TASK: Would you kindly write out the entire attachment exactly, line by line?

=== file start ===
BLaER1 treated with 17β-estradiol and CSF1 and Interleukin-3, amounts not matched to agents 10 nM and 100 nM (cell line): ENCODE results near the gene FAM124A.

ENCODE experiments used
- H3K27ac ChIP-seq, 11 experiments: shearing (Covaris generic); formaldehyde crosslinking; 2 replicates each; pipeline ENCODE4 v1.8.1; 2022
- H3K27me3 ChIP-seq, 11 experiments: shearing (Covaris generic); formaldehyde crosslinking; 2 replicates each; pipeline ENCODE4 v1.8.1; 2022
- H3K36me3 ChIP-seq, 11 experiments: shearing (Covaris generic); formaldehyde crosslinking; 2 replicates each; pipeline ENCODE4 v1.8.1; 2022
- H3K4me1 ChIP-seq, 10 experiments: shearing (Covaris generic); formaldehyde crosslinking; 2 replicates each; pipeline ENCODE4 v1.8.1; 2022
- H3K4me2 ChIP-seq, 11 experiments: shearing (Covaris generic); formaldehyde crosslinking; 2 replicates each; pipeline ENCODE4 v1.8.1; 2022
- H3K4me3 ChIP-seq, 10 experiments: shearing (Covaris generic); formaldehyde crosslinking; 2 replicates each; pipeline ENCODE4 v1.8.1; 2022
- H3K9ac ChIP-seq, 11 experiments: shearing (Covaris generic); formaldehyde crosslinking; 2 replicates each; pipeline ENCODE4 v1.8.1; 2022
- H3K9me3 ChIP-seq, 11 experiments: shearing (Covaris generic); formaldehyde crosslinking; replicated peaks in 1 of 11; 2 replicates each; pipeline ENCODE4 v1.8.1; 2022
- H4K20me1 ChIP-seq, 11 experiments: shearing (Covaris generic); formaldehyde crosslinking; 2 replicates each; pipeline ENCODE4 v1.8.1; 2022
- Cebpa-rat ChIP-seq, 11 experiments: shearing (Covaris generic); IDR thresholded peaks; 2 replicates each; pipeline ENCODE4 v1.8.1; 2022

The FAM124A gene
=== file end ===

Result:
BLaER1 treated with 17β-estradiol and CSF1 and Interleukin-3, amounts not matched to agents 10 nM and 100 nM (cell line): ENCODE results near the gene FAM124A.

ENCODE experiments used
- H3K27ac ChIP-seq, 11 experiments: shearing (Covaris generic); formaldehyde crosslinking; 2 replicates each; pipeline ENCODE4 v1.8.1; 2022
- H3K27me3 ChIP-seq, 11 experiments: shearing (Covaris generic); formaldehyde crosslinking; 2 replicates each; pipeline ENCODE4 v1.8.1; 2022
- H3K36me3 ChIP-seq, 11 experiments: shearing (Covaris generic); formaldehyde crosslinking; 2 replicates each; pipeline ENCODE4 v1.8.1; 2022
- H3K4me1 ChIP-seq, 10 experiments: shearing (Covaris generic); formaldehyde crosslinking; 2 replicates each; pipeline ENCODE4 v1.8.1; 2022
- H3K4me2 ChIP-seq, 11 experiments: shearing (Covaris generic); formaldehyde crosslinking; 2 replicates each; pipeline ENCODE4 v1.8.1; 2022
- H3K4me3 ChIP-seq, 10 experiments: shearing (Covaris generic); formaldehyde crosslinking; 2 replicates each; pipeline ENCODE4 v1.8.1; 2022
- H3K9ac ChIP-seq, 11 experiments: shearing (Covaris generic); formaldehyde crosslinking; 2 replicates each; pipeline ENCODE4 v1.8.1; 2022
- H3K9me3 ChIP-seq, 11 experiments: shearing (Covaris generic); formaldehyde crosslinking; replicated peaks in 1 of 11; 2 replicates each; pipeline ENCODE4 v1.8.1; 2022
- H4K20me1 ChIP-seq, 11 experiments: shearing (Covaris generic); formaldehyde crosslinking; 2 replicates each; pipeline ENCODE4 v1.8.1; 2022
- Cebpa-rat ChIP-seq, 11 experiments: shearing (Covaris generic); IDR thresholded peaks; 2 replicates each; pipeline ENCODE4 v1.8.1; 2022

The FAM124A gene